In 2019, the most recent year for which data is available, the California Highway Patrol reported that 1,034 people were killed and 14,126 were injured in pedestrian accidents in the state. Pedestrians have nothing protecting them when they are struck by vehicles and absorb the physical forces released in a collision with their bodies. Because of this, they are much more likely to suffer serious injuries or to be killed in pedestrian accidents involving motor vehicles. In an attempt to reduce pedestrian accidents and resulting injuries and deaths jaywalking laws were put into law to encourage pedestrians to cross at intersections and in crosswalks.
The California legislature recently passed a bill that changed how the state handles jaywalking. Here’s what you need to know about the new jaywalking law and its likely impact on pedestrian accident claims. On August 25, 2022, the California Legislature passed the “Freedom to Walk” bill. Gov. Gavin Newsom signed the bill into law on Sept. 30, 2022, and it became effective on Jan. 1, 2023. Under this new law, several changes were made to California’s existing jaywalking laws. The bill, which was sponsored by Phil Ting, (D-San Francisco), came in response to activists who have argued for years that the state’s jaywalking laws have been used to target low-income people and minorities.
This new law allows people to cross the street anywhere that it is safe without facing potential citations and fines. This includes crossing outside of designated crosswalks and intersections. The lone exception is crossing in a place where a reasonably careful person would determine that there would be an imminent danger of an accident with a motor vehicle. While pedestrians in other major cities such as New York rarely issue jaywalking tickets, those in California have faced significant ticketing when they cross outside of designated crossing areas or fail to finish crossing before the walk signal ends. Research from Rep. Ting, shows that people of color are 4.5 times more likely to be ticketed for jaywalking than white people.
Under the previous statute,ant people on foot might have hesitated to cross in non-designated areas because of the risk of citations and hefty fines. Since jaywalking has now been decriminalized, there might be an increase in the number of pedestrian accidents as more people try to cross the roads in areas other than intersections and crosswalks. Drivers also might not expect pedestrians to cross in midblock areas, and both pedestrians and motorists might be distracted by cell phones and other devices and fail to notice each other. It will likely take time for drivers and pedestrians to become accustomed to this new law and adjust their behavior accordingly. AB-2147 doesn’t absolve pedestrians of their duty to check for traffic before they step onto the street.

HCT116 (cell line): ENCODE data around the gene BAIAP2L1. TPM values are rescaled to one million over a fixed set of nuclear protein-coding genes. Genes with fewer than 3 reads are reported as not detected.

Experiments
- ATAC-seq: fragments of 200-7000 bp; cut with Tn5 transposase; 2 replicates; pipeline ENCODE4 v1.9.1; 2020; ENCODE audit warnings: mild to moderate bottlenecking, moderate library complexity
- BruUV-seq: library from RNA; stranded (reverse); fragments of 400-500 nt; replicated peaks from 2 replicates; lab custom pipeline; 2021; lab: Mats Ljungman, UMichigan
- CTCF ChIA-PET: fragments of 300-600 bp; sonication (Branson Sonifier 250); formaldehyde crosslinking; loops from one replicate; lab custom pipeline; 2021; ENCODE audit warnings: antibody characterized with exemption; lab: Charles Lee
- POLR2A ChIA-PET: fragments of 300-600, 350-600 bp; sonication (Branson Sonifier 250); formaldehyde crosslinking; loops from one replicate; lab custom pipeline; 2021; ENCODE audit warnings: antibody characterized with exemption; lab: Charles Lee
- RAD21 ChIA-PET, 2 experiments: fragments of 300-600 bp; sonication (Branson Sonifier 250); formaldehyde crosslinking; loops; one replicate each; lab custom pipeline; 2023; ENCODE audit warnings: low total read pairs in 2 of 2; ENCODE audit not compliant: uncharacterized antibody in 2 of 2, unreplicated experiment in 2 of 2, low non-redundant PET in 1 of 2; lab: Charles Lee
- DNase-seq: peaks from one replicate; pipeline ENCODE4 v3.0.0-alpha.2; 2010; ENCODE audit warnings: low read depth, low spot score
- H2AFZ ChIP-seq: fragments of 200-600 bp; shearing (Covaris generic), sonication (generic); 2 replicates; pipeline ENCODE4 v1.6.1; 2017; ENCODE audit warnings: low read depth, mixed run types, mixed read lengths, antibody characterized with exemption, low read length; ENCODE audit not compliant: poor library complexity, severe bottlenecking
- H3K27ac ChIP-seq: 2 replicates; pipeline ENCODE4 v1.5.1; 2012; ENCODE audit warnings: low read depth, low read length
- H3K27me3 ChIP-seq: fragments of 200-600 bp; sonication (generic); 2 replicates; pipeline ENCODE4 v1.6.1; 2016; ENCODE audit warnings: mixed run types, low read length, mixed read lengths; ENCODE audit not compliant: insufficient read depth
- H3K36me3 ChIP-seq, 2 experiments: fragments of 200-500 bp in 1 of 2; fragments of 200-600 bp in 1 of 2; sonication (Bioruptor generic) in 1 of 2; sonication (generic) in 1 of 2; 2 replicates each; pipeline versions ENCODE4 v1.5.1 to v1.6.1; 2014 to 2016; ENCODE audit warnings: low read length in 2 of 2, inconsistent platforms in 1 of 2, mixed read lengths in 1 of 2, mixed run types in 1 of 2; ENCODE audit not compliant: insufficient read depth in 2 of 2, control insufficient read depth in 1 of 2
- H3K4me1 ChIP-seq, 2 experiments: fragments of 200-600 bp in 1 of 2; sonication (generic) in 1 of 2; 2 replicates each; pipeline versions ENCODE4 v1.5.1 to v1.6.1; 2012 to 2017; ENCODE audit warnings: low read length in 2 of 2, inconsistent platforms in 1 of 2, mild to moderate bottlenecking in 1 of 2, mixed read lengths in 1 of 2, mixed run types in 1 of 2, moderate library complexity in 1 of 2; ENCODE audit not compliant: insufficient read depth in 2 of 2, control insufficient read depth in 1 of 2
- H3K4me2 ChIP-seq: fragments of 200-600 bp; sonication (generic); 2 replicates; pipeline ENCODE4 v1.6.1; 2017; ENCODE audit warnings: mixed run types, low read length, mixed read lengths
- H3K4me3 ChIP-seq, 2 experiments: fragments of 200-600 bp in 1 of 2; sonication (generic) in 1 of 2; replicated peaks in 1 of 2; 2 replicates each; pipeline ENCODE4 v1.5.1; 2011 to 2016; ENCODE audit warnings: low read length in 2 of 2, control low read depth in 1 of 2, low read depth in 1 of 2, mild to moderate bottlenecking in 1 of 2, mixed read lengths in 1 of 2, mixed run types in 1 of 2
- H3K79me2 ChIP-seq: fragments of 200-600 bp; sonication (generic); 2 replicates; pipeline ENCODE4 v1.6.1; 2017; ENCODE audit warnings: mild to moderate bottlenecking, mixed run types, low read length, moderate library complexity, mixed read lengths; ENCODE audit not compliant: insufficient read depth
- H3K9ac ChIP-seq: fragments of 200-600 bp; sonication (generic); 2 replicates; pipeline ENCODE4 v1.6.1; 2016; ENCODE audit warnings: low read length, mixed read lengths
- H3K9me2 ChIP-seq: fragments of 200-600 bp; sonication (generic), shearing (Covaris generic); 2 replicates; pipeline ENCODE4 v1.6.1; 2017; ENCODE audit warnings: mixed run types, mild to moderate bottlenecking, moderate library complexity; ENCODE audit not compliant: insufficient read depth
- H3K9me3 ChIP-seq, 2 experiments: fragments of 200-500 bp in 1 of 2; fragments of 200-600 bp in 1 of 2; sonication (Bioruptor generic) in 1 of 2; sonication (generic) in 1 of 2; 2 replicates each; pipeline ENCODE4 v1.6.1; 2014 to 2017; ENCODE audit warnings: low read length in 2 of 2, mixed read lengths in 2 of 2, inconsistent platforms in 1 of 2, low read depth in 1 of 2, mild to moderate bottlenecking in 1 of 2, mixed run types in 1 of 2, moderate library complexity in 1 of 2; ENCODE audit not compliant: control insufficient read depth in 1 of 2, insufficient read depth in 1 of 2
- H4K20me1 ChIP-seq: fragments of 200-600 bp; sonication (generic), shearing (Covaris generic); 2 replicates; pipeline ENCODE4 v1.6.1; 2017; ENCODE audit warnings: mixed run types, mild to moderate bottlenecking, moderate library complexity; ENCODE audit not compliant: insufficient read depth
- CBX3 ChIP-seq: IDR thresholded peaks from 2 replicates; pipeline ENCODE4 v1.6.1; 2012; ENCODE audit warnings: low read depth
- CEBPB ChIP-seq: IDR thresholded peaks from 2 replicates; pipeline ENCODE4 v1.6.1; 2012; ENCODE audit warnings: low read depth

Pedestrians cited for jaywalking after being injured in a crash still retain the right to seek compensation through a personal injury claim against the motorist. Under the doctrine of pure comparative negligence, every person is responsible for their degree of negligence in an accident. Someone who is partly at fault is not barred from recovering compensatory damages. Even when an injured pedestrian is primarily at fault for causing an accident, that will not prevent them from recovering compensation for their injuries and losses. However, any award will be reduced by the fault percentage a jury apportions to them. Compensatory damages are monetary amounts that are designed to compensate accident victims for the following types of losses:
- Past and future medical expenses to treat accident-related injuries
- Past and future income losses
- Physical pain and suffering
- Psychological harm
- Reduced quality of life
- Loss of consortium or guidance
- Disfigurement or scarring
- Wrongful death damages in cases in which pedestrians are killed
We represent people who are injured because of the careless and reckless acts of others. At the end of the day your case can only be settled one time and you need to know all of the facts beforehand. The reason that insurance companies have paid our clients in excess of $130,000,000.00 is that we get the facts and are not intimidated at the prospect of going to trial when insurance companies fail to offer full compensation. A Sacramento personal injury lawyer can help with serious injuries that require serious representation. We are the Law Offices of Guenard & Bozarth, LLP. Our attorneys have more than 60 years of experience specializing in only representing injured people. Call GB Legal 24/7/365 at 888-809-1075 or contact Guenard & Bozarth online. We would be honored to represent you!